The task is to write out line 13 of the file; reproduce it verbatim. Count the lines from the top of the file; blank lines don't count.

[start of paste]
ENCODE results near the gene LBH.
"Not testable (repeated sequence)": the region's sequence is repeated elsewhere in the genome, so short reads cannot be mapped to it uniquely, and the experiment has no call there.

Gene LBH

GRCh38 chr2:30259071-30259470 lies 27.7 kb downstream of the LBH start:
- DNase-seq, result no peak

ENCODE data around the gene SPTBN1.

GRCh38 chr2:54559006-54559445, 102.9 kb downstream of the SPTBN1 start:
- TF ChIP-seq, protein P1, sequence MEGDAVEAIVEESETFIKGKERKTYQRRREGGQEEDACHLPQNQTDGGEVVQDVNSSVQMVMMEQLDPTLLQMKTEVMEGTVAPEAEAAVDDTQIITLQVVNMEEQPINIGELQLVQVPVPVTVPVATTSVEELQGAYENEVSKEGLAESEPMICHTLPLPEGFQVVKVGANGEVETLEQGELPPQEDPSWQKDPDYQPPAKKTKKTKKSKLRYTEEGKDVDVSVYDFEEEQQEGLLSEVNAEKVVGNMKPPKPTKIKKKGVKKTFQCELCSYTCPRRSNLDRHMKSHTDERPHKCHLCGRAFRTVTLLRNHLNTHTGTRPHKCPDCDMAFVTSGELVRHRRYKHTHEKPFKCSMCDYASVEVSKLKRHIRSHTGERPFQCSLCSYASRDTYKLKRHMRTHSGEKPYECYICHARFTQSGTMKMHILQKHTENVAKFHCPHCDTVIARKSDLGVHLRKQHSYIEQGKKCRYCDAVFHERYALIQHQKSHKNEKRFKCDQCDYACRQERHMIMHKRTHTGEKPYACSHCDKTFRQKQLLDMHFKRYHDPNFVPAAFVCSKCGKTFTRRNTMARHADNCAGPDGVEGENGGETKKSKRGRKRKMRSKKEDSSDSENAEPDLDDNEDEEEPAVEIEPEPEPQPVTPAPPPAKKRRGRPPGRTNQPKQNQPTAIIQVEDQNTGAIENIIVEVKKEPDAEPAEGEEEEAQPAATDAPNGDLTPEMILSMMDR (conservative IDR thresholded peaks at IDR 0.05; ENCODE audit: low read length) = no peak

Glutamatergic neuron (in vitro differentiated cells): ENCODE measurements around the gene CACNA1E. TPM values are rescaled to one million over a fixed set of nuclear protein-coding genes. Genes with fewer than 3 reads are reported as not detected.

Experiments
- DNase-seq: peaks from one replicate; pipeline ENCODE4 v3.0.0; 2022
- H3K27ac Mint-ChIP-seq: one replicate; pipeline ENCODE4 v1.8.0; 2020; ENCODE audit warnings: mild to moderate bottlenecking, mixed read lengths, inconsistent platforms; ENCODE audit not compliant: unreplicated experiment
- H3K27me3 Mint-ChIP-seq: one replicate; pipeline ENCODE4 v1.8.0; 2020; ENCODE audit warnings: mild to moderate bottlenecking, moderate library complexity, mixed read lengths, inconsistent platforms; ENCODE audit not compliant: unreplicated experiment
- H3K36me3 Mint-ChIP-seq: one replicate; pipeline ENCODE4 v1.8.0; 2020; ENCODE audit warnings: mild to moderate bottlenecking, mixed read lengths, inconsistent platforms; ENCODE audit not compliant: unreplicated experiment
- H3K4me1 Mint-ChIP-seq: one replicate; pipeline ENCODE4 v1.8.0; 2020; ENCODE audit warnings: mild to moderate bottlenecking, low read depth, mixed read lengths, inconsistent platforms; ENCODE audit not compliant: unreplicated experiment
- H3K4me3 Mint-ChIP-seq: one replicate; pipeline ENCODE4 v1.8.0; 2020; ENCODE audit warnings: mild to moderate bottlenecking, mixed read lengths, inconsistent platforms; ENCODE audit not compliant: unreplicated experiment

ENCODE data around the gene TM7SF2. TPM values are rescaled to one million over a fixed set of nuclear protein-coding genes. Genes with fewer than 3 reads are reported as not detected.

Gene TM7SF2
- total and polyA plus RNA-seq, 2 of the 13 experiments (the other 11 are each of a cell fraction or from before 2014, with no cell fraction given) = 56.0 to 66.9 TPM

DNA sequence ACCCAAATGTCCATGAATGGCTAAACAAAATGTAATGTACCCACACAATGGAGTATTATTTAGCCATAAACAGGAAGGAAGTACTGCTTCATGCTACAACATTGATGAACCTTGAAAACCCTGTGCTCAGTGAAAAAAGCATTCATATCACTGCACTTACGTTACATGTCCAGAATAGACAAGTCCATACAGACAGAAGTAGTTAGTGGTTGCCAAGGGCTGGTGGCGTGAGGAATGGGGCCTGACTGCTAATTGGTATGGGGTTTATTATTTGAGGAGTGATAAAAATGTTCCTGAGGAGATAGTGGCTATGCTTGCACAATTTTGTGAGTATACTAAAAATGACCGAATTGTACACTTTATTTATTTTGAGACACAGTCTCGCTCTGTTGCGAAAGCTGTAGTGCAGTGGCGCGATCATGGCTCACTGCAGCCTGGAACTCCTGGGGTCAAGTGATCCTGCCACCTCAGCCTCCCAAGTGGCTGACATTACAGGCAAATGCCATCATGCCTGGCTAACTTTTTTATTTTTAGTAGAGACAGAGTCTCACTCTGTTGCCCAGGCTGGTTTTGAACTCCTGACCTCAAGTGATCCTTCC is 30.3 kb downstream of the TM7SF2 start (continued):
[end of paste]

- H3K27me3 Mint-ChIP-seq: one replicate; pipeline ENCODE4 v1.8.0; 2020; ENCODE audit warnings: mild to moderate bottlenecking, moderate library complexity, mixed read lengths, inconsistent platforms; ENCODE audit not compliant: unreplicated experiment